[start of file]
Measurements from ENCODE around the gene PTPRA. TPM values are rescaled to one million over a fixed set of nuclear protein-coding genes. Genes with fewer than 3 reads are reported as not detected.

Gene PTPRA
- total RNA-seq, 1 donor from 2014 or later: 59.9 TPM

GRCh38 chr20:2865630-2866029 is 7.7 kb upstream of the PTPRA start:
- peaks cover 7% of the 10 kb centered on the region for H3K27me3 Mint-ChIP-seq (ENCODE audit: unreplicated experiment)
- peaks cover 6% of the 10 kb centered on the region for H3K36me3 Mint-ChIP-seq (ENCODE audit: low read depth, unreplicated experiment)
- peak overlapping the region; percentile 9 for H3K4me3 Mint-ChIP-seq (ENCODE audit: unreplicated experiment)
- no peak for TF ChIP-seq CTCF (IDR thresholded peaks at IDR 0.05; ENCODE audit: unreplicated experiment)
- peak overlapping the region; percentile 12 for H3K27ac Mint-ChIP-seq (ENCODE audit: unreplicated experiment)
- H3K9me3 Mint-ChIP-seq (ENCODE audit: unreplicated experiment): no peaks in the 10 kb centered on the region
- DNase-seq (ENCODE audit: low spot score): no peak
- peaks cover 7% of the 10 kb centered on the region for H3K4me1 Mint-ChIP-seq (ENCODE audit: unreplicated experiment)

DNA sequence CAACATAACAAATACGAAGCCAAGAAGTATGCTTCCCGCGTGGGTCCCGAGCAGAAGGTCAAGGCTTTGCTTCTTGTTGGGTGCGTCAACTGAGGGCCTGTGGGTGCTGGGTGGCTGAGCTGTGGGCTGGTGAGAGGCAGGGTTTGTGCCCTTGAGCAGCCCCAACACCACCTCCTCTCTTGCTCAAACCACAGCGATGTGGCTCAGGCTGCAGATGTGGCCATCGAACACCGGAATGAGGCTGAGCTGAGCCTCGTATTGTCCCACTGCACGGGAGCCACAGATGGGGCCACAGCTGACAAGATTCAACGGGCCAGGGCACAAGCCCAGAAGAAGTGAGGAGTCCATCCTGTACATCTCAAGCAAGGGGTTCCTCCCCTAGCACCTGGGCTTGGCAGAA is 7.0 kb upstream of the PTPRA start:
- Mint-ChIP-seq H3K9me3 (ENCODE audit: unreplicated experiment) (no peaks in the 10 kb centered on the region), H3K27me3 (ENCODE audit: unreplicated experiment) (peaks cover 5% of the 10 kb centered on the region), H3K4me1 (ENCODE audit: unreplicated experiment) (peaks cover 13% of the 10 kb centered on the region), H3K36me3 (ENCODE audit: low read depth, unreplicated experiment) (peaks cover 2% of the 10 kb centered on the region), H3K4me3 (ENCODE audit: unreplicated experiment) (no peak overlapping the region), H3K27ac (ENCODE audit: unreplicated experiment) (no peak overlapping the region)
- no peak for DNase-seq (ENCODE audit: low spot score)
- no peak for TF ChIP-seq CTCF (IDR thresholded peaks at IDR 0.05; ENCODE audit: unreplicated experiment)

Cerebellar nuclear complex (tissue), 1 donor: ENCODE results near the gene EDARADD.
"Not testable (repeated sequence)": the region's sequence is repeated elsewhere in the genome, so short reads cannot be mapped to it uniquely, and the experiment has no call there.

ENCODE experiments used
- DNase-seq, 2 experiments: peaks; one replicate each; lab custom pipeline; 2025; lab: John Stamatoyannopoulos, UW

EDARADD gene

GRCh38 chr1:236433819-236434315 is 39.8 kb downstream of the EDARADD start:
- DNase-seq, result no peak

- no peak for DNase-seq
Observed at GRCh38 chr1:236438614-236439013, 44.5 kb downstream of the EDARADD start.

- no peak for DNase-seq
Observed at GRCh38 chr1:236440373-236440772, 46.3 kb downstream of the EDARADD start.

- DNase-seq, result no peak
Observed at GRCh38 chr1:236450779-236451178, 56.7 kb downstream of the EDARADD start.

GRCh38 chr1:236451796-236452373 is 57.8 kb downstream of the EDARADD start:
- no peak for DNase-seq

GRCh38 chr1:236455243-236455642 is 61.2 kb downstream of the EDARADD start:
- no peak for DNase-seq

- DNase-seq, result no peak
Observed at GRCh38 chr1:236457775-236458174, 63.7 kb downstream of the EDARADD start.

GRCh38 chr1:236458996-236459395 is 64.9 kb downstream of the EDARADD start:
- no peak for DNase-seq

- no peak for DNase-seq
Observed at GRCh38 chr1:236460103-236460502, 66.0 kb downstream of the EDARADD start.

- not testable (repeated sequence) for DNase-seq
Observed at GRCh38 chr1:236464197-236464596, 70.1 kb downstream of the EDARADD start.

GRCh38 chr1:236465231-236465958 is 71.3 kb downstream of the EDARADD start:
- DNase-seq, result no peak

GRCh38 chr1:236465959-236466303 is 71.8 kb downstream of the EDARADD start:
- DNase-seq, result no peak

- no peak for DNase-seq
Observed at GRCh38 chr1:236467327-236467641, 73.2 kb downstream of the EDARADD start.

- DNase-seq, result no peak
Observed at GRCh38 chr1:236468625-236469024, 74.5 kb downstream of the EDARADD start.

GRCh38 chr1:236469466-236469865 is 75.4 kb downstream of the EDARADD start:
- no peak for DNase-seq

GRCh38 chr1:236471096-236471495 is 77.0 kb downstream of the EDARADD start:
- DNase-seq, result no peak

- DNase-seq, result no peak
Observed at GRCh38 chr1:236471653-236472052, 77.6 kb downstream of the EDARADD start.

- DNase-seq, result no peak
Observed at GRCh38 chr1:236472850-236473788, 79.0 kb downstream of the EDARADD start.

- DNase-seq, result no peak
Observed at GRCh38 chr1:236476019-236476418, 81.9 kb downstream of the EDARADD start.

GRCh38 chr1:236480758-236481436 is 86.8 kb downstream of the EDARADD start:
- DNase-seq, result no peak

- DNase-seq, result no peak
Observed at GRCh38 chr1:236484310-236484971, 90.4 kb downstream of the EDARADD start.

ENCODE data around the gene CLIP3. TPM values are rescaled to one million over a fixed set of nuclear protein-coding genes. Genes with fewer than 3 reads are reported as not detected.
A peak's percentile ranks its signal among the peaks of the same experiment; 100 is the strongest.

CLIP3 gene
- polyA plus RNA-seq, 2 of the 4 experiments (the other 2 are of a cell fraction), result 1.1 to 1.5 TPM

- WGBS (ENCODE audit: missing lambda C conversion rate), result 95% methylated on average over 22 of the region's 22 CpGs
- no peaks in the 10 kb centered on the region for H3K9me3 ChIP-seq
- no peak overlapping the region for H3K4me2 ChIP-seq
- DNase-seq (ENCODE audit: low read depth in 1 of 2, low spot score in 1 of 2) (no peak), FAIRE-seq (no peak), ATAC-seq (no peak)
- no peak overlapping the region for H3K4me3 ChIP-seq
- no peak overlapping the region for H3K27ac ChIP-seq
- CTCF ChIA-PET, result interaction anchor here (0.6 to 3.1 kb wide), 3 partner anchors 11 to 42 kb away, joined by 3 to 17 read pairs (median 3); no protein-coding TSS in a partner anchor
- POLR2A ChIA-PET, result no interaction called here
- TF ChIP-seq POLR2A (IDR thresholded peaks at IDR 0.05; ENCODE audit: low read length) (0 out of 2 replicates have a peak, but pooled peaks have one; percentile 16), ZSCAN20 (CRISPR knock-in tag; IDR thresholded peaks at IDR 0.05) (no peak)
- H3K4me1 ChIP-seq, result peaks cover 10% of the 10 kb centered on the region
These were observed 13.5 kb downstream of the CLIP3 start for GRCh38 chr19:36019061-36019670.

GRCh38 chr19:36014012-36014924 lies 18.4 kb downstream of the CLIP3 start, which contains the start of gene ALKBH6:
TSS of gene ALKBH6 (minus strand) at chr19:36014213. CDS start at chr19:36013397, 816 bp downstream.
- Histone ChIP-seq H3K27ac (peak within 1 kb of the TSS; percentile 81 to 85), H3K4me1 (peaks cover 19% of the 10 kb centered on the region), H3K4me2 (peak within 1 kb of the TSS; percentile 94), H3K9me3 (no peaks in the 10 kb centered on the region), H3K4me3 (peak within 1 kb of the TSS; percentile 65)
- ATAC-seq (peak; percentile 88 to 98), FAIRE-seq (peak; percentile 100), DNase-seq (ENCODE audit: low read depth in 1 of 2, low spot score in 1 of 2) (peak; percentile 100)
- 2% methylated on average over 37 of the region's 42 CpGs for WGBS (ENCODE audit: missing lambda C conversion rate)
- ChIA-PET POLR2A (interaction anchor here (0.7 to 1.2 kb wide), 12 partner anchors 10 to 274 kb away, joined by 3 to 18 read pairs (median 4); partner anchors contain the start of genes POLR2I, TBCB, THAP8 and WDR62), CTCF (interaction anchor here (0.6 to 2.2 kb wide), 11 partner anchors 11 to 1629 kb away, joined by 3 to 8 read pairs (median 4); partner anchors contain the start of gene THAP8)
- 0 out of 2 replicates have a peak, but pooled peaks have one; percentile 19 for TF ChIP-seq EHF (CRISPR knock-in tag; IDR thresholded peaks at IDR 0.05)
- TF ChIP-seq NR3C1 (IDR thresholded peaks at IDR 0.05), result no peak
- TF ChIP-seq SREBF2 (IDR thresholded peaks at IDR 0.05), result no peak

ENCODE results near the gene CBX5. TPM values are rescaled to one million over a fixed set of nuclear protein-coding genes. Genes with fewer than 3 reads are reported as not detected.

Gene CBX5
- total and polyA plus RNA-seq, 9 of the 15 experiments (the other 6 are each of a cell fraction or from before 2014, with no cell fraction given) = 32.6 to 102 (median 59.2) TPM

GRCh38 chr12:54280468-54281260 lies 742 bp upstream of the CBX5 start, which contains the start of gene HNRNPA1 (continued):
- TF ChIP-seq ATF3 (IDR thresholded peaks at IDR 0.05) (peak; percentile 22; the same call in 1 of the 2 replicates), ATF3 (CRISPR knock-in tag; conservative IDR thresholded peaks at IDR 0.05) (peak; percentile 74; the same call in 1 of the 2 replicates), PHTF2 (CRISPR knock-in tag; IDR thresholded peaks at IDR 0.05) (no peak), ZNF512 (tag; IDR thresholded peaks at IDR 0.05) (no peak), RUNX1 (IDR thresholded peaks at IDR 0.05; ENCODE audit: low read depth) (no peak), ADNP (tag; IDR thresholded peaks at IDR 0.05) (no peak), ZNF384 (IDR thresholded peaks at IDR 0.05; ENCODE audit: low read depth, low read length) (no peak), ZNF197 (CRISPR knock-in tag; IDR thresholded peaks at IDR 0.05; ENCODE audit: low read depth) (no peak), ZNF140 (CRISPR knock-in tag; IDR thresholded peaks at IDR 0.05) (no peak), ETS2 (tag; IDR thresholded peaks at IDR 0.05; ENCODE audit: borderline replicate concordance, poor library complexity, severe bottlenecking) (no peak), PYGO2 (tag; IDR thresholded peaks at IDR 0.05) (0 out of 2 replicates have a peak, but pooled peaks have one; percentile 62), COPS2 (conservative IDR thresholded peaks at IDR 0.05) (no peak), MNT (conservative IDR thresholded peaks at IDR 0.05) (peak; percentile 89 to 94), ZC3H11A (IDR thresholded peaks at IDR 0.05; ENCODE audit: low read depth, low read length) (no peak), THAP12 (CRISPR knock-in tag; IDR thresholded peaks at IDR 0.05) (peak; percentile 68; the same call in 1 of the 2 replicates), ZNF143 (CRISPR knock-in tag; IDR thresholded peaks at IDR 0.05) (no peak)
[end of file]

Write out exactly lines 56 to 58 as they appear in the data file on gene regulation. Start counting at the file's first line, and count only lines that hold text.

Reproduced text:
- DNase-seq, result no peak
Observed at GRCh38 chr1:236472850-236473788, 79.0 kb downstream of the EDARADD start.

- DNase-seq, result no peak